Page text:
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Understanding SDSS-III APOGEE Infrared Spectroscopic Data

SDSS-III APOGEE infrared spectra are collected mostly for the primary scientific program, a systematic survey of all parts of the Milky Way using homogeneous selection criteria.

With the APOGEE instrument, 300 spectra (including science targets and calibration) are taken at a time. The main APOGEE survey plans to probe several hundred different locations in the sky; DR10 includes results from 170 fields. For most survey fields, multiple observations are made at different epochs to allow for the identification of binary stars through the detection of changing radial velocities. The combined spectra of the multiple observations are a primary data product.

From the combined spectra, stellar atmospheric parameters are derived using the APOGEE Stellar Parameters and Chemical Abundances Pipeline (ASPCAP). These higher level products are tabulated for each object.

Some selected APOGEE spectra.
Some selected APOGEE spectra (click for a larger image)

The Spectrograph

All previously released SDSS spectroscopic data (Data Releases 1-9), including all SEGUE and SEGUE-2 data, were taken with optical spectrographs. In Data Release 10 we release the first data from a new survey and a new instrument, the APOGEE spectrograph.

APOGEE spectra are quite different from previous SDSS spectra: They are obtained in the infrared portion of the electromagnetic spectrum, covering wavelengths between 1.5 and 1.7 microns (in the infrared H-band). Moreover, the spectra are taken at relatively high spectral resolution -- 10 times higher than the SDSS optical spectra. This higher resolution enables a more detailed look at the light emitted by stars, and allows the derivation of more accurate radial velocities and more precise information about the chemical compositions as well as the physical conditions prevailing in the atmospheres of the survey stars.

For more information on the APOGEE instrument, see the detailed description of the APOGEE spectrograph.

The APOGEE Survey

The main APOGEE survey targets cool stars -- particularly red giant stars -- throughout the multiple components of the Milky Way: the thin disk, thick disk, bulge and halo. Some other data have also been collected for a set of ancillary science programs. The way that the different samples have been selected is documented in a description of the target selection, which also describes how the targeting information is attached to the output data products through the use of target flags.

The APOGEE Spectra

APOGEE measures many spectra in a single observation -- 300 at a time -- with a unique, state-of-the-art, cryogenic, infrared spectrograph. This is done by means of a plate, an aluminum disk placed in the focal plane of the telescope. Each plate corresponds to a specific patch of sky and is pre-drilled with holes corresponding to the sky positions of objects in that area. Each area of the sky is covered by one or more unique plates.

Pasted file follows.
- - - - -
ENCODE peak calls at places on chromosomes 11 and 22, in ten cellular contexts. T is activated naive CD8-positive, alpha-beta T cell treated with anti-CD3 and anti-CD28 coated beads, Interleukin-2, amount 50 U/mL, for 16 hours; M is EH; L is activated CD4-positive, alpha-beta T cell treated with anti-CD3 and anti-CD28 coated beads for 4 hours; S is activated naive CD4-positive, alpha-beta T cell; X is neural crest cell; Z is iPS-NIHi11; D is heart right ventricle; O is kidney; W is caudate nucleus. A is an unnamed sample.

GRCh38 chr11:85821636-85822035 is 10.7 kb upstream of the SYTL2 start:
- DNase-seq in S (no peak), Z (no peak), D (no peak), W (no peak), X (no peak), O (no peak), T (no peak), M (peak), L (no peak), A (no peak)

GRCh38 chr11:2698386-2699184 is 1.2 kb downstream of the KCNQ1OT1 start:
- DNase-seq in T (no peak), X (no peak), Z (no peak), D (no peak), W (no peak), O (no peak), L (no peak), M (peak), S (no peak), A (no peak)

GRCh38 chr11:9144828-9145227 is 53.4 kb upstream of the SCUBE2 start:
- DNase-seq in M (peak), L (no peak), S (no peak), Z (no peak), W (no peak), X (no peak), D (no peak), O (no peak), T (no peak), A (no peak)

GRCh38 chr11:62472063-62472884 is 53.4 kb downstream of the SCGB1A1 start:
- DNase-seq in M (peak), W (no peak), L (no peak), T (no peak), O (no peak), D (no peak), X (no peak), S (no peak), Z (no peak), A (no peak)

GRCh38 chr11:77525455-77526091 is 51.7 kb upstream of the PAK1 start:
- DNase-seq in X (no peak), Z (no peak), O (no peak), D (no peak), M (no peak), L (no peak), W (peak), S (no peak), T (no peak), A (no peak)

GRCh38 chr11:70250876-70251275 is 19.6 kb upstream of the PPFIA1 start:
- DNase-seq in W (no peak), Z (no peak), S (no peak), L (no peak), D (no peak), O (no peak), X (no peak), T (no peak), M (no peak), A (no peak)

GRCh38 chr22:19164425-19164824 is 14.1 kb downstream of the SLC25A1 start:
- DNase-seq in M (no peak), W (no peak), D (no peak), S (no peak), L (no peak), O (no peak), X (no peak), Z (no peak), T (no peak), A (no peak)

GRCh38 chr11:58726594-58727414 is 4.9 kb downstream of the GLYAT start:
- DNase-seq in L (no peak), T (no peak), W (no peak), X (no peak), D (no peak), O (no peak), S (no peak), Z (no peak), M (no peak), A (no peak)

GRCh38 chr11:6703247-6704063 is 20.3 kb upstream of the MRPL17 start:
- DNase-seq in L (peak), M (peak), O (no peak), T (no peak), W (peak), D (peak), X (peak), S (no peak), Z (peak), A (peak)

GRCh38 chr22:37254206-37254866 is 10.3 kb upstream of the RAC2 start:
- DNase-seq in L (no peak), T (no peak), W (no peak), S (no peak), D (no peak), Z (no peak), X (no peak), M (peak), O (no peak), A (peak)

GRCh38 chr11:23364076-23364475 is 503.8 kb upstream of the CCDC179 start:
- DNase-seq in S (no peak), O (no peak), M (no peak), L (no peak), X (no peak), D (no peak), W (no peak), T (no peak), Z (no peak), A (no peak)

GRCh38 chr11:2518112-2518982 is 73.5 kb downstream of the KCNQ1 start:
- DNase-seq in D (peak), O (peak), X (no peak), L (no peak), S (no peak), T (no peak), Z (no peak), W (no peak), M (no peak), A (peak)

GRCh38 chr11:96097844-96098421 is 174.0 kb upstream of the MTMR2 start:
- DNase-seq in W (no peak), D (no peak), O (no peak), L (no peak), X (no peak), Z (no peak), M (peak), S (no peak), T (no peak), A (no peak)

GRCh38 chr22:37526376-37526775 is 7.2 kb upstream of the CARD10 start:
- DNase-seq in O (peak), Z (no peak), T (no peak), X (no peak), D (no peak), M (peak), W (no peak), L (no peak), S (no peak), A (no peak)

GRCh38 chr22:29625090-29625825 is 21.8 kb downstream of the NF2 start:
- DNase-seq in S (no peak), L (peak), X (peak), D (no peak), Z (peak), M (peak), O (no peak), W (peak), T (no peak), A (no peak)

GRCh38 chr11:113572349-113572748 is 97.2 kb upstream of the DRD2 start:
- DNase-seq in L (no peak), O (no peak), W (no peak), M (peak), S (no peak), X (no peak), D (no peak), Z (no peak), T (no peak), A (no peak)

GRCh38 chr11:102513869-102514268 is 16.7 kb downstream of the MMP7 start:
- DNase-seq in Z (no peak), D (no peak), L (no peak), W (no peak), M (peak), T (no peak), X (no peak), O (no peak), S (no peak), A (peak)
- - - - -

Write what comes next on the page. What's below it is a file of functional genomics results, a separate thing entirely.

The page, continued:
For APOGEE, almost all fields are observed multiple times on separate nights to allow for the identification of binary star systems as objects that have a radial velocity that changes over time as a reflection of the binary star orbit. Each one of these observations is called a visit, and visits are identified with a plate number and the MJD (modified Julian date) on which that plate was observed.

Each hole on each plate corresponds to one object on the sky. Optical fibers plugged into each hole bring the light from the focal plane to the pseudoslit of the spectrograph. Thus, each spectrum is also referenced by the number of the fiber (fiberID) with which it was collected. Plates used by the APOGEE survey have 300 fibers each. If a plate is observed on more than one MJD, in general the fibers will be replugged; thus a given fiberID on different MJDs may correspond to different objects on the sky. The visit spectra for individual objects are available in apVisit FITS files.

In addition to the individual visit spectra, the APOGEE software pipeline coadds the spectra for each particular star coming from different visits to the same field; this produces a higher signal-to-noise spectrum of each object. These combined spectra are identified by the catalog name of each star. The APOGEE sample is selected almost exclusively from the 2MASS catalog, and thus the stellar identifications are by their APOGEE ID, which basically just encodes the position of the star on the sky from the Two Micron All-Sky Survey (2MASS). The combined spectra are a primary data product of the APOGEE survey. As described in the data access description, the combined spectra themselves are provided in apStar files in FITS format.

The image to the right shows examples of some typical APOGEE spectra for stars of different spectral types.

Because of the nature of infrared observing, various instrumental features, and the still developing state of the reduction pipeline, there are important things to be aware of when looking at the APOGEE spectra. For more information, read the page on using APOGEE spectra, as well as the information about the APOGEE pipeline.

APOGEE Stellar Parameters

After the reduction pipeline produces combined spectra, a separate pipeline, the APOGEE Stellar Parameters and Chemical Abundances Pipeline (ASPCAP) analyzes them to derive stellar atmospheric parameters (and, eventually, individual chemical abundances; this portion of the pipeline has not been implemented for DR10 results). For more information, see the description of the ASPCAP pipeline , and, if you are interested in using the stellar parameters, the page on Using stellar parameters .